Sunday, September 1, 2013

Random Tidbits About My Soon-To-Be-Released YA Paranormal Adventure Becoming Brigid

1) While Eric Wright, in the Half-Vampire books, loves lots of real music, but also listens to the fictional head-banging band Narcissistic Sarcophiles (that band name makes me smile) and fictional pop singer Calliope, Pepper Kircy in Becoming Brigid is familiar with such fictional bands as Zunu, the Turd Apples, Tailfeathers, and -- her favorite -- Triskele.

2)  The end of chapter fifteen in Becoming Brigid is absolutely haunting and poignant -- in my own humble opinion, of course.

3) The characters of Dougal, Evelyn, DC, Dr. Finnian, Charity, Morwen, Pete, Tonya, and Elaine are all ( rather vaguely) based on real people -- at least in looks.  In fact, Evelyn is based on Evelyn Nesbit, who has been dead a very long time and cannot get uptight about this fact.  No one else is really recognizable, and the real people would have a hard time realizing their connections to their fictional alter egos playing these roles.
The man who was the inspiration for Dougal has agreed to let me make this public, however, and I may do a post on him at some point.
Pepper, her father, her teachers, and the evil Zane are really and truly completely fiction.  (Okay, I did steal Zane's hairstyle from a former student.)  (No, Zane was not based on any members of One Direction.  I'd created his character years before the group existed.)

4) The fictional North High School is having the fictional Drama Queen III filmed at the school with all the disturbances, fans, and tours that happened when the High School Musical movies were all filmed at the real East High School in Salt Lake City.

5) As any student who ever had me for 7th grade English would insist, poodles are always worked into my books somewhere.  (It's a long-standing grammar joke.  Some of my former students are whispering the phrase "small and dainty poodles" and laughing right this very second as they read this.)  Poodles are mentioned twice in Becoming Brigid.  (I have not yet worked them in to Nerissa MacKay or The Chocolate Smuggler's Notebook.)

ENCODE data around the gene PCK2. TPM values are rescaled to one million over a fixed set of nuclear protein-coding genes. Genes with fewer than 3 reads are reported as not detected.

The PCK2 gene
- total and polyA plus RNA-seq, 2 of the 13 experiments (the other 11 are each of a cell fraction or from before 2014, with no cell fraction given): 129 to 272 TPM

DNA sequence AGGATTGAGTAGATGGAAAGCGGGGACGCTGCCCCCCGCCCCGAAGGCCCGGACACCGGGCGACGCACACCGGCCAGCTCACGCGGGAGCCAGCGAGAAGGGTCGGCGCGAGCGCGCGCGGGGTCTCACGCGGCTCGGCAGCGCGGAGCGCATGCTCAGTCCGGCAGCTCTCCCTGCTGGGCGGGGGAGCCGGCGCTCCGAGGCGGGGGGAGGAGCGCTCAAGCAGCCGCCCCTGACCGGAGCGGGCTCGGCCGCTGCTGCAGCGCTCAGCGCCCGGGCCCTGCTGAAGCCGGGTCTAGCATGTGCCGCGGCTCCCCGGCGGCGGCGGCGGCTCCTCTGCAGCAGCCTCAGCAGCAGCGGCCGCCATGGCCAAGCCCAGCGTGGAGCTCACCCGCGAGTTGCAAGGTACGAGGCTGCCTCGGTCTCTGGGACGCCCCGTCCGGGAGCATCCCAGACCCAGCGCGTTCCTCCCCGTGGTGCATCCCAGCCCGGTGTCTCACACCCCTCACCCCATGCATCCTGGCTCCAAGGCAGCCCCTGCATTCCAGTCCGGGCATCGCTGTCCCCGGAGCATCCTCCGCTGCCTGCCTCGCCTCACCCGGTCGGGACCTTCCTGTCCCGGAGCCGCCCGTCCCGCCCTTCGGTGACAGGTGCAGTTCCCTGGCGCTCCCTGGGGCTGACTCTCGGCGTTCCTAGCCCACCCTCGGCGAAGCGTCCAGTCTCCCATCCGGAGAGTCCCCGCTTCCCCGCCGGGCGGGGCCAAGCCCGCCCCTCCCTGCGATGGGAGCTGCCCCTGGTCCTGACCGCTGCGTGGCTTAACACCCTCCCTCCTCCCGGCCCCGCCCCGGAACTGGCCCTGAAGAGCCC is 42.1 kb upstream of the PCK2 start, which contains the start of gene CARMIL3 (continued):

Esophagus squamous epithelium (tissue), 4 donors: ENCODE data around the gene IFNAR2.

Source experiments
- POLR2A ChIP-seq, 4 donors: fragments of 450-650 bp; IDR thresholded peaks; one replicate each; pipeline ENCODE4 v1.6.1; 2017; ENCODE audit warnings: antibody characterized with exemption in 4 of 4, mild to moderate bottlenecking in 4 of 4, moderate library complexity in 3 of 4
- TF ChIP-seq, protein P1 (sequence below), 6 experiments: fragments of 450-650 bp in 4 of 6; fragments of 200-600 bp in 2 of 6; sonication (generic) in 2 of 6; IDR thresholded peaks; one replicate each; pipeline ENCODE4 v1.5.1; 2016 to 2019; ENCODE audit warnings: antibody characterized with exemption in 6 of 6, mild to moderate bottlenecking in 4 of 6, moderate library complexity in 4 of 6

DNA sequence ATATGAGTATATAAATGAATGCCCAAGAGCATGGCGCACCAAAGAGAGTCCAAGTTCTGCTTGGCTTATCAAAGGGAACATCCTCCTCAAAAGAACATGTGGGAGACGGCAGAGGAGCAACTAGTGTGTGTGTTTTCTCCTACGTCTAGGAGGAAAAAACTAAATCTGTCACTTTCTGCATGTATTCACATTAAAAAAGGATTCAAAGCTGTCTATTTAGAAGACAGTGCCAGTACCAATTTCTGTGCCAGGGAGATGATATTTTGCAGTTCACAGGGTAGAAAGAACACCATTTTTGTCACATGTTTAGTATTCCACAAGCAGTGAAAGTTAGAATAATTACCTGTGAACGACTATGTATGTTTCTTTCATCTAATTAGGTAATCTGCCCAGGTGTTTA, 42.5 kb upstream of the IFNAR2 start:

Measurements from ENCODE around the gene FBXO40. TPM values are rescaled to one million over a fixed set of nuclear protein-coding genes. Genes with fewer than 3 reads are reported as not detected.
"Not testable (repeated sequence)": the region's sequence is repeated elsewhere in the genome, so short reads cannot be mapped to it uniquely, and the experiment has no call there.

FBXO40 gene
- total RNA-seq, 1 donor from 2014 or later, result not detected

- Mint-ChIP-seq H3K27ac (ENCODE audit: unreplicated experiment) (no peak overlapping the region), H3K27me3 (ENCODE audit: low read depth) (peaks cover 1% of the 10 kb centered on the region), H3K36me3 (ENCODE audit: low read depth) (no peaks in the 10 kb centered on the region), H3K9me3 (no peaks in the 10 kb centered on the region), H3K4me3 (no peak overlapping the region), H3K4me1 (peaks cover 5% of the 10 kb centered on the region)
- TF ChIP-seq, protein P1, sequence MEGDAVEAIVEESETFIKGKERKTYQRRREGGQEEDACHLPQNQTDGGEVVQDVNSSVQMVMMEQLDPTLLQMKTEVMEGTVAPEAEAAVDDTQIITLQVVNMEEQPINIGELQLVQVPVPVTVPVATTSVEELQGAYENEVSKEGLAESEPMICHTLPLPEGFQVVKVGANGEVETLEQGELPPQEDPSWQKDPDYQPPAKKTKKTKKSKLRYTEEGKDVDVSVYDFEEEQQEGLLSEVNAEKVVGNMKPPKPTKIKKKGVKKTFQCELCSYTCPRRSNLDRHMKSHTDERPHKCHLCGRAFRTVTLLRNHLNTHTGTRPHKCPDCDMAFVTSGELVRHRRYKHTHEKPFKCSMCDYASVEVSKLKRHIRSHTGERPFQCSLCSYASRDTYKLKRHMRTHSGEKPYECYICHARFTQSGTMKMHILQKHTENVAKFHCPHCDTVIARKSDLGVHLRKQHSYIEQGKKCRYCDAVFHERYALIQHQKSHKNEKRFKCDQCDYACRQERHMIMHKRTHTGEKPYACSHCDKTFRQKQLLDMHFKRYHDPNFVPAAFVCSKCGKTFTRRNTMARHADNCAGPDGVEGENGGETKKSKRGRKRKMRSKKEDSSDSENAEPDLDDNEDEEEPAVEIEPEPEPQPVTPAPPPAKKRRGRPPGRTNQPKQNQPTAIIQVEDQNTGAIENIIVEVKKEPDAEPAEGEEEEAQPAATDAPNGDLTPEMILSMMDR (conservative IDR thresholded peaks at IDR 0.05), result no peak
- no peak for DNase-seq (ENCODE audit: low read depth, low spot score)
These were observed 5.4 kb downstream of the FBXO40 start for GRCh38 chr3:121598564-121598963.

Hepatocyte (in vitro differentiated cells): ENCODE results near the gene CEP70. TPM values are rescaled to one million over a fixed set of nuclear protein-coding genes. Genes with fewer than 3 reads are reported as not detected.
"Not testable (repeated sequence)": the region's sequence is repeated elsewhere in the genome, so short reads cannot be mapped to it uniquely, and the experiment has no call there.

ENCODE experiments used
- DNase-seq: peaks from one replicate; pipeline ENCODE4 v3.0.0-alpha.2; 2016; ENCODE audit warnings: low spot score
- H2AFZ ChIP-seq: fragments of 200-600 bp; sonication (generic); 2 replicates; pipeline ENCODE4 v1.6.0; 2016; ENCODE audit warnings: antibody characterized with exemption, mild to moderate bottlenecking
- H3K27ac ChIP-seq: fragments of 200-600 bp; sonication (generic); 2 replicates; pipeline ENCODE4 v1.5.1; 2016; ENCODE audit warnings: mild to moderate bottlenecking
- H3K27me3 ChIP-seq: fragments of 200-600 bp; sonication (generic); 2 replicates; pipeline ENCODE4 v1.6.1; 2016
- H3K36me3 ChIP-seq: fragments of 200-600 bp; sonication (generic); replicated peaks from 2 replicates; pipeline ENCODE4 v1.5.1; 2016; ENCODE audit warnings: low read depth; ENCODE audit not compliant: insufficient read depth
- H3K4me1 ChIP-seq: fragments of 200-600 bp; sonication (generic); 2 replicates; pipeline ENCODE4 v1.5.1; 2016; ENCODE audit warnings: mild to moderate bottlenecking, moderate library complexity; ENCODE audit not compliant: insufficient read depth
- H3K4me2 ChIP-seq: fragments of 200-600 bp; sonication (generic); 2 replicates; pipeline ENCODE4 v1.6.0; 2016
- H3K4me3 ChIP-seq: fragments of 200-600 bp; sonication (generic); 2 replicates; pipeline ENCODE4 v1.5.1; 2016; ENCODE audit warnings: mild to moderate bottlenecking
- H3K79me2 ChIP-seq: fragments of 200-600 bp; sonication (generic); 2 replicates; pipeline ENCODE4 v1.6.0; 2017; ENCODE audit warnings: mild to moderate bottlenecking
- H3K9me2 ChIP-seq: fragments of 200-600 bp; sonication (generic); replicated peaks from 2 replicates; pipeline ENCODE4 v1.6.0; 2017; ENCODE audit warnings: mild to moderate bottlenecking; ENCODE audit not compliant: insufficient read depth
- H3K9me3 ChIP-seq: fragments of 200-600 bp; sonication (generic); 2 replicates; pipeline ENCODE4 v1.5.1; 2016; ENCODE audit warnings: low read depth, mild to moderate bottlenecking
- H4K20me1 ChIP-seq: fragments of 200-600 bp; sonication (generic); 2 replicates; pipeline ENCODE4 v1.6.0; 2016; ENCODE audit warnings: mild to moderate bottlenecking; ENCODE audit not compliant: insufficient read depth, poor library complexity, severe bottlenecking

6) Many of the places Pepper visits in the book are real.  Thompson, Utah, really does have an abandoned motel in it. Sego, Utah is also real.  The Stones of Stenness and the Ring of Brodgar really do exist in Orkney, Scotland.  The barn is not in Old Deseret Village but used to stand in Heber City.  It's gone now, replaced by a Wendy's.  There really is a Liberty Park in Salt Lake City, and the pond in Deseret Village used to look exactly like it's described in the book -- until they put a stupid mini-train around it and built a dumb boat on the shore.  Now it looks like Disney Land.

7) I had to do a LOT of research on Picts and Celts to write this book, as well as a lot of research on the ancient peoples who preceded them.  I also had to do research on ghost hunting and urban exploring.  Oh, and on ancient and modern celebrations of Samhuinn (the preferred Scots spelling of Samhain).

8) The whole concept of time's traveling at different speeds gave me a LOT of trouble in this book, and whole sections had to be re-written multiple times.

9) In the earliest incarnations of this story, Dr. Finnian was King Arthur and Robert the Saxon was Robin Hood.  Those changed VERY early on.

10) The earliest idea for this book came from my noticing that a certain archetypal character showed up again and again in literature: Merlin, Gandalf, Dustfinger, Dumbledore, even Merrick in the original Buffy, the Vampire Slayer movie.  There's always this dark man who knows more than he tells, and you can never quite be sure if he's a good guy or a bad guy -- or if he's just amoral altogether.
Then I asked myself, "What if it were really just all one guy, a guy who wandered from story to story?  And why would he do that?"
That character, of course, became Dougal, who is the Dark Stranger.
And he's trying to kill Pepper.

Have I convinced you to read the book yet?  ;)